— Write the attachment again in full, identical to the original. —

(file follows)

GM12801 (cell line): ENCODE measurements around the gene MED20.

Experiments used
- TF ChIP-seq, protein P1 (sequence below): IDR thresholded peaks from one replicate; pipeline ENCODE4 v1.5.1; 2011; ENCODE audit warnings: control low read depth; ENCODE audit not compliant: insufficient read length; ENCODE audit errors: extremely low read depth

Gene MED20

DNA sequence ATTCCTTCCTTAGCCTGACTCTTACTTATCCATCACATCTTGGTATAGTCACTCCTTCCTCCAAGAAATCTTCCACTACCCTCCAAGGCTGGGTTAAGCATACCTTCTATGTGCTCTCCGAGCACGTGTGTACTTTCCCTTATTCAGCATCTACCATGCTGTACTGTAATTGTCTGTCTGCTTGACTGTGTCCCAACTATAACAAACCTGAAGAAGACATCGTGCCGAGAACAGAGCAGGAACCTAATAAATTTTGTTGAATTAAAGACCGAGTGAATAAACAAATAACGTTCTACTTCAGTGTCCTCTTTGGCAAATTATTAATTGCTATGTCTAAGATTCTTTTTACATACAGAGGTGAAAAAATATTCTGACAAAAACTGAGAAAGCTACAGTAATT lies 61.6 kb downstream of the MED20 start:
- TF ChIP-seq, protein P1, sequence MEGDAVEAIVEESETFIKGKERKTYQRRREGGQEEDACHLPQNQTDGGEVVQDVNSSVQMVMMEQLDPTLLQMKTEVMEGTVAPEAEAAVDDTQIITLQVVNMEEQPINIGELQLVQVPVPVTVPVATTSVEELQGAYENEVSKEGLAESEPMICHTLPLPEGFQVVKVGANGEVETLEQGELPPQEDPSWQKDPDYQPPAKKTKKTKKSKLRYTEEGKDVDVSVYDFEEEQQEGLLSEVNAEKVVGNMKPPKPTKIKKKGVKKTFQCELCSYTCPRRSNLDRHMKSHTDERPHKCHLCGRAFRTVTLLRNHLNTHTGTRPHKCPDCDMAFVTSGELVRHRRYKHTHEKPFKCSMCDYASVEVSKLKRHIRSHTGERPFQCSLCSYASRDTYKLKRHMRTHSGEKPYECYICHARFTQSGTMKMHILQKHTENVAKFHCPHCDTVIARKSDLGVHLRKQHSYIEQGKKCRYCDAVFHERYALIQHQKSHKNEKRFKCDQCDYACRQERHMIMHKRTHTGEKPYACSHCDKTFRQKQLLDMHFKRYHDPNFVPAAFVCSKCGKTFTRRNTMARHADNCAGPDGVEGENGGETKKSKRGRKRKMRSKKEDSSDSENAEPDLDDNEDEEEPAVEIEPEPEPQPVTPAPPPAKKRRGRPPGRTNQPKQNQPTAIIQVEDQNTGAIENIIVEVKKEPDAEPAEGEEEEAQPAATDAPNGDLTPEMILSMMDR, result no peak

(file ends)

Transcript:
GM12801 (cell line): ENCODE measurements around the gene MED20.

Experiments used
- TF ChIP-seq, protein P1 (sequence below): IDR thresholded peaks from one replicate; pipeline ENCODE4 v1.5.1; 2011; ENCODE audit warnings: control low read depth; ENCODE audit not compliant: insufficient read length; ENCODE audit errors: extremely low read depth

Gene MED20

DNA sequence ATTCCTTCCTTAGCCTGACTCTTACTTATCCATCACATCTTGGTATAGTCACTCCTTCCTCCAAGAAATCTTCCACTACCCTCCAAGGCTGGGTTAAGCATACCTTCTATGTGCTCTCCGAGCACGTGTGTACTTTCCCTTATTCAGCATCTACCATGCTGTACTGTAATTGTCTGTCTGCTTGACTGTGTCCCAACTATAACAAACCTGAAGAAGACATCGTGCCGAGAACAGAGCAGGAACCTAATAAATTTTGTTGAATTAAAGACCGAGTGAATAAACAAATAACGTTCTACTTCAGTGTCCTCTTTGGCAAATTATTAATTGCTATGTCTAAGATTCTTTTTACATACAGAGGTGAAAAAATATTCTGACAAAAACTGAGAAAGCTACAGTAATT lies 61.6 kb downstream of the MED20 start:
- TF ChIP-seq, protein P1, sequence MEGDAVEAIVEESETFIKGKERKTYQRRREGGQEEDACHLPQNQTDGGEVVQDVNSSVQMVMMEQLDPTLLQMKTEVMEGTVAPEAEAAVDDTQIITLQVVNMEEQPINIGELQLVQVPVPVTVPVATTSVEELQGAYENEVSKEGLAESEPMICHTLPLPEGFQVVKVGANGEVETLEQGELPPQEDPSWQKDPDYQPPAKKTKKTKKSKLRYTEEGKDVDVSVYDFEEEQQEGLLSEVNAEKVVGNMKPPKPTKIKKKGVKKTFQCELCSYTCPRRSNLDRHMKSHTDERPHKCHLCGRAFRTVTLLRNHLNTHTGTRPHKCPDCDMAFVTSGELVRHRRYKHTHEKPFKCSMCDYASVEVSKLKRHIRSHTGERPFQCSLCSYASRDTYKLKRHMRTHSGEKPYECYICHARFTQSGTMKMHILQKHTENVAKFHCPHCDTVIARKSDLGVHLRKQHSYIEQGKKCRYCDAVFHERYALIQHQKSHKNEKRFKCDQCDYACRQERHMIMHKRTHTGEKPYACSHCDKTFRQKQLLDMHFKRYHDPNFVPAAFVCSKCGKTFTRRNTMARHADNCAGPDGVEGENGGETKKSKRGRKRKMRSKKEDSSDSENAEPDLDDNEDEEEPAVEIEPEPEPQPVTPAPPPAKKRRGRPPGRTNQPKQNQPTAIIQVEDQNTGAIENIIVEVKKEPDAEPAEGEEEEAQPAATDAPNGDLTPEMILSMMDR, result no peak